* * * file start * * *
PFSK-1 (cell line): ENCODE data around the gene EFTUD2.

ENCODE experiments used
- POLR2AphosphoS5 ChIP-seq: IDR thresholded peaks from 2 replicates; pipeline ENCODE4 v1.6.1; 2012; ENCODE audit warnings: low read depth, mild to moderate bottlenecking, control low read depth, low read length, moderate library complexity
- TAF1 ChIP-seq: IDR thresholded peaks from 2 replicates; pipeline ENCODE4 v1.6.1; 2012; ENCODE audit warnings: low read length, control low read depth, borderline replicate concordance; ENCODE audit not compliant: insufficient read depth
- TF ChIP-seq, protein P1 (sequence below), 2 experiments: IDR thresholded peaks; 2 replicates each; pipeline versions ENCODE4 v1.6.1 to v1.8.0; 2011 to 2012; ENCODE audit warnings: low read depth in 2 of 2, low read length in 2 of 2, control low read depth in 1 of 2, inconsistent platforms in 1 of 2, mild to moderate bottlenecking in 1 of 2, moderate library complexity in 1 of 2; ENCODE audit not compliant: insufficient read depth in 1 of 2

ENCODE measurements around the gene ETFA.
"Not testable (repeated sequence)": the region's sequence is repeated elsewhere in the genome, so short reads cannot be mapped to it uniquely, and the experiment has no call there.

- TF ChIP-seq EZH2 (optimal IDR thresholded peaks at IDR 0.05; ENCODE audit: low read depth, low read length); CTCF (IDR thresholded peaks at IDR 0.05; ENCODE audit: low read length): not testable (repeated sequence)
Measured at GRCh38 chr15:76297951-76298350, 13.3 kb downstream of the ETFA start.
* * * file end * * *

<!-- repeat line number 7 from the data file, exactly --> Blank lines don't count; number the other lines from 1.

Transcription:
"Not testable (repeated sequence)": the region's sequence is repeated elsewhere in the genome, so short reads cannot be mapped to it uniquely, and the experiment has no call there.